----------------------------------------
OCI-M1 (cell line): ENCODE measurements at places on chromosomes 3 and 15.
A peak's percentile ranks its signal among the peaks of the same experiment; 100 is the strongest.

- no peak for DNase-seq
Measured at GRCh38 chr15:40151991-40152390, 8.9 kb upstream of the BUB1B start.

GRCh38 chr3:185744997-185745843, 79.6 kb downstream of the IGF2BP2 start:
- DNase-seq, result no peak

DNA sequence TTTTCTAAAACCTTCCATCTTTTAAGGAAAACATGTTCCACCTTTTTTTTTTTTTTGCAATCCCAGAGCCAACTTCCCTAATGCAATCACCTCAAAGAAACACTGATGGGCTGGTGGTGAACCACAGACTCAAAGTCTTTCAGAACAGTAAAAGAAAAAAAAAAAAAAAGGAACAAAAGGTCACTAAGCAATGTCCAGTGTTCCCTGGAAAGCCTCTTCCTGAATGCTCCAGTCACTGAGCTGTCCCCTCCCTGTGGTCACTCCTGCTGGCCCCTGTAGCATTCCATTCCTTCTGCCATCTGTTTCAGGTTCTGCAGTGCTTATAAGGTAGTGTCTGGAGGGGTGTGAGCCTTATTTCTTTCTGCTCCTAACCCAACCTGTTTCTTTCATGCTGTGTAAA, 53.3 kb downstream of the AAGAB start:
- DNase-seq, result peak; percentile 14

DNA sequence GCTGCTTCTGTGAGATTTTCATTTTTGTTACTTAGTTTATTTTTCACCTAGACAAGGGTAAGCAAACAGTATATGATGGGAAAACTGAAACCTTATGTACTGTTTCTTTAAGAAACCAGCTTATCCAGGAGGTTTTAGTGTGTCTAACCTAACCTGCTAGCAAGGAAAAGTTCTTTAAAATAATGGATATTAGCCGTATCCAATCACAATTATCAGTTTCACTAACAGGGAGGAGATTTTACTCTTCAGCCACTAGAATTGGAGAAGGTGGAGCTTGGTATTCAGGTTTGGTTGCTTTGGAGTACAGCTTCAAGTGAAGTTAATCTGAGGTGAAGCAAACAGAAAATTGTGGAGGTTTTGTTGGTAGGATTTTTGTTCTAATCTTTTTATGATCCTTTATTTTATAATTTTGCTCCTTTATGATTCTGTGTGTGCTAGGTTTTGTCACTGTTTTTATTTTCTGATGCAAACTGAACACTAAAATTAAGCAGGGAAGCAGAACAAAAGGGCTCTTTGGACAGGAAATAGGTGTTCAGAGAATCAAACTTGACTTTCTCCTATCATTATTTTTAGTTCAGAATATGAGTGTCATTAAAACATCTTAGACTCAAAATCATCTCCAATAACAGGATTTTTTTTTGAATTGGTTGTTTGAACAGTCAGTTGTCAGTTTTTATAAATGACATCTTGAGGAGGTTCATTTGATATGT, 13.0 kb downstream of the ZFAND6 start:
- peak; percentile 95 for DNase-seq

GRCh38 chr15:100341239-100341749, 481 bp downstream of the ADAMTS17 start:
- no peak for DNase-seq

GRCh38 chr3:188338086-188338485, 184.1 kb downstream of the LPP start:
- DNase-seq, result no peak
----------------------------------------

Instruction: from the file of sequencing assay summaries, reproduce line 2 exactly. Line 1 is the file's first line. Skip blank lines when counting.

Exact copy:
A peak's percentile ranks its signal among the peaks of the same experiment; 100 is the strongest.